The Treatments
Water Treatment
• Patients were
submerged in icecold water for
extended periods of
• Sometimes they
were wrapped in or
restrained in sheets
which had been
soaked in ice water
Aggressive Water Treatment
• Cold wet packs
– Patients were wrapped in ice
cold, wet sheets
– Used to control movements and
restrain people
• Hydrobaths
– Patients were restrained in warm
baths and covered with canvas
– Used on patients who suffered
from seizures
Shock Therapy
• Electric shocks were
administered to patients
submerged in water tanks
or, more commonly, directly
to the temples by the
application of brine soaked
• A patient held a rubber
piece in his mouth to
prevent him from biting his
tongue off during the
convulsions which followed
a treatment
Lobotomy (Original)
• Patients had their skulls opened
and their neural passages
separated midway through the
• This procedure killed many people.
• Those who survived forgot many of
their depressive or psychotic
• They also forgot a lot of other
Lobotomy (Trans-Orbital)
• Developed by Dr. Walter J.
Freeman in the early 1950’s.
• The Lobotomist
Housing of Patients
• Overcrowding was the norm
• Patients were stacked in bunks
and even locked in cages to
ensure security
• Some violent patients were
placed in bare rooms with no
furniture or even a toilet. Their
clothes were taken and they
were forced to remain in the
room for hours at a time
Patients often left messages
due to their mental state
Mental Health Treatment
• Testing and observation
• Group and individual counseling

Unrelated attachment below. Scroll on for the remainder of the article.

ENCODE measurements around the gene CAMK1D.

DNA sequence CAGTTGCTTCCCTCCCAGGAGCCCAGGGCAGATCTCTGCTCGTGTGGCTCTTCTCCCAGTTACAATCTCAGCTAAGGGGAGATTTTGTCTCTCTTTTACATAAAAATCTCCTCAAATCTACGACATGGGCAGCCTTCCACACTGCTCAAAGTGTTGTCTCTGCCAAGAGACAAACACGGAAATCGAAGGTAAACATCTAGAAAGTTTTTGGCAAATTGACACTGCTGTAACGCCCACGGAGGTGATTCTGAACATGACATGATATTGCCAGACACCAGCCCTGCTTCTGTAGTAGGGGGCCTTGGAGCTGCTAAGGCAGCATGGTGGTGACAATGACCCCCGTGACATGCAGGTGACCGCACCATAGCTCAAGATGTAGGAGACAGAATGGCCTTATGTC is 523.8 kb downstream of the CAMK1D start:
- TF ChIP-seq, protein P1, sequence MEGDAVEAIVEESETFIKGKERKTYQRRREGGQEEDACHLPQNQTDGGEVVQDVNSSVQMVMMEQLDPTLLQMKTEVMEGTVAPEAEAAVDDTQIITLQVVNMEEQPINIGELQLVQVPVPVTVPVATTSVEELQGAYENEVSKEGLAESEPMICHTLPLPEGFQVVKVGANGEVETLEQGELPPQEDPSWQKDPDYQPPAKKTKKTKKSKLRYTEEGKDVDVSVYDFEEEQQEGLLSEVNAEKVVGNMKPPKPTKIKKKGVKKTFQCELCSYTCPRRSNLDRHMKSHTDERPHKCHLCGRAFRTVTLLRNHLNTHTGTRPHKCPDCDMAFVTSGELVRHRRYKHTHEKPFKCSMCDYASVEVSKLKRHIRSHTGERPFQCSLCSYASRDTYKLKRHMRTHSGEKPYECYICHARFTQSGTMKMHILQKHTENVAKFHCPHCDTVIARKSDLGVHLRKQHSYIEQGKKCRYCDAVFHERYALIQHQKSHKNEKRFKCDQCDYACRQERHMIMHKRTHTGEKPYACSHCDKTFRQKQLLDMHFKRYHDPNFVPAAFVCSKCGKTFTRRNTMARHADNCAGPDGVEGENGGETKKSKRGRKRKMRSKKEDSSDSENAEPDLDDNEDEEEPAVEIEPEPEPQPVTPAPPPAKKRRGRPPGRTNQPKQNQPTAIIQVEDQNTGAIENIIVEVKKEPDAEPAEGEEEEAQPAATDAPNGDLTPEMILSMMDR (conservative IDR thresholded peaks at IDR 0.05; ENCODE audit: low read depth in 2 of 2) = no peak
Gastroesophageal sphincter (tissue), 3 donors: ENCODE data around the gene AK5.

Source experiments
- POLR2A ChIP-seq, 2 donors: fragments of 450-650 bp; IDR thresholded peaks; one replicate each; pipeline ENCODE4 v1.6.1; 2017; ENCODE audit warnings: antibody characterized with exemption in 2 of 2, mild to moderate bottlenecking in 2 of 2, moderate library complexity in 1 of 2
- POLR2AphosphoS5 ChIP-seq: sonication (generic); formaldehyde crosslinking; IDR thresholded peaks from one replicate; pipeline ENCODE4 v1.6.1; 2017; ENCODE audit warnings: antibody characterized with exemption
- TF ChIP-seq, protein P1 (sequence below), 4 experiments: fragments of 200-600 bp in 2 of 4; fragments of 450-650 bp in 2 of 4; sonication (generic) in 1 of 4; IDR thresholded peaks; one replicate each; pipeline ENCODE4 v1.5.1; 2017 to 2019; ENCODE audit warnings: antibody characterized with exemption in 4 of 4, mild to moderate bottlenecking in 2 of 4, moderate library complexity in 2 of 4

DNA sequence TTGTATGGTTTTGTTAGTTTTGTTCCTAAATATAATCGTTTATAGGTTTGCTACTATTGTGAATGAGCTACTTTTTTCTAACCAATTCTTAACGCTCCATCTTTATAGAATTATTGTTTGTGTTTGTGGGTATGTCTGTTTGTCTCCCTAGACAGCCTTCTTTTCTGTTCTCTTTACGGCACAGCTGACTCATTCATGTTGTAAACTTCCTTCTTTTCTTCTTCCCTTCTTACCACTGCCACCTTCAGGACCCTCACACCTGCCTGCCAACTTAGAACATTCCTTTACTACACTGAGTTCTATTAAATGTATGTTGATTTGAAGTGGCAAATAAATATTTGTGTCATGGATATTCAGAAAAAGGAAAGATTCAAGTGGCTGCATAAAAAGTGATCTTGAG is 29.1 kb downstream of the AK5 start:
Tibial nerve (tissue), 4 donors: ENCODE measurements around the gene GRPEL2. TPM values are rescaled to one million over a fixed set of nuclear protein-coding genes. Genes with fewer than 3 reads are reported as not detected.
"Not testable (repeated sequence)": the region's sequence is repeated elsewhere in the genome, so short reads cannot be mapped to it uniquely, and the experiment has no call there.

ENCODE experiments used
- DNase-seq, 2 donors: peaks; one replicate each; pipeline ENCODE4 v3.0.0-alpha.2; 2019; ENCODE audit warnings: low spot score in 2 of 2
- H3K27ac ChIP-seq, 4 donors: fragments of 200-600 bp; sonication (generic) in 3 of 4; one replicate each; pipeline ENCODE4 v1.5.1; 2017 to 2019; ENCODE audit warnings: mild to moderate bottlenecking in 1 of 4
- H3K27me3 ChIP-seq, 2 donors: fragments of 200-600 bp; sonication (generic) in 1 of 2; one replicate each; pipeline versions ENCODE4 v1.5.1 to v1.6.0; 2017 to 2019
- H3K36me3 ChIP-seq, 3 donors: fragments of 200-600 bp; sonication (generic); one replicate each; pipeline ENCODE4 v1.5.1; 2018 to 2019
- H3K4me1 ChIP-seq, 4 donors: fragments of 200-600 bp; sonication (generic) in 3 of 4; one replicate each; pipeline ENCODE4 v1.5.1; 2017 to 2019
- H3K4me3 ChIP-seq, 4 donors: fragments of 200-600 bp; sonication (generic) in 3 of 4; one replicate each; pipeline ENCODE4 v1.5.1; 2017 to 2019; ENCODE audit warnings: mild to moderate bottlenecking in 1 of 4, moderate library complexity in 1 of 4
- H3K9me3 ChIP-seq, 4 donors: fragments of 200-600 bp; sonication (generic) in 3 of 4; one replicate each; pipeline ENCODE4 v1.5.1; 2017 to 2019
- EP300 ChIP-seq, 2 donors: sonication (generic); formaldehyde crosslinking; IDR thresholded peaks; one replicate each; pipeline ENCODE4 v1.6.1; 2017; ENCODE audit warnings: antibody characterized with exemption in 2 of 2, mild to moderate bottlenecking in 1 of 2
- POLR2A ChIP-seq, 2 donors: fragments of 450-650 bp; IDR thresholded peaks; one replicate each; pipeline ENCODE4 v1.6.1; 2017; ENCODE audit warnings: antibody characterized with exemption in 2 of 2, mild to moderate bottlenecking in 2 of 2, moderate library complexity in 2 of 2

• Therapy
• Recreational therapy
• Modern, FDA approved medication
• Families also receive counseling and
are involved in the process
The Downfall
Closing the state hospitals
• During the 1980’s Ronald Reagan
cut funding for state mental
• Mental hospitals were given very
little notice that they would be
• Only a few patients were moved
to other hospitals or prisons
• Most patients were released into
the surrounding towns with only the
clothes they were wearing
Closing the state hospitals
• Many of the buildings were shut
down on only a few days notice
• The Children’s Ward at Athens was
shut down very quickly resulting in
many kids being separated from
their parents
• Prior to renovations in 2000, the
rooms were still decorated for
Christmas, as it was shut down
during the holiday season.
The Cemeteries
The Cemeteries
• Most of the people who died while
in mental asylums were buried at the
asylum’s cemetery.
• Gravestones were numbered and
often records were misplaced .
The Cemeteries
• At Athens, OU buried medical
cadavers in the same
cemeteries used for people
who died in the insane asylum.
The Athens Insane Asylum
Today …
• Buildings consist of classrooms,
art museum, storage, and
• OU discussed putting dorms
within the buildings, but that
didn’t go over well
• Many of the previous patients
who were not transferred were
released into the city and still
live in the area
The Stain
Look closely …
The Stain
• On December 1, 1978, patient
Margaret Schilling disappeared
from one of the active wards.
• On January 12, 1979, they found
her body in the abandoned top
floor of ward N. 20
• This ward had been used for sick,
infectious patients, and had been
closed down for years.
The Stain
• They had searched the
hospital for the woman when
they realized she was missing,
but apparently hadn’t looked
in ward N. 20.
• When a maintenance man
discovered her body lying on
the floor in front of a window,
she had been dead for several
The Stain
• The official cause of death
was heart failure – probably
due to her exposure to the
December cold in an
unheated section of the
• She apparently locked herself
in the ward as a game, hiding
from hospital employees
The Stain
• Before she died she
took off her clothes
and folded them
neatly nearby
• Over the weeks she
was there, a negative
was formed on the
concrete due to a
reaction with the
decomposing body,
sunlight and concrete.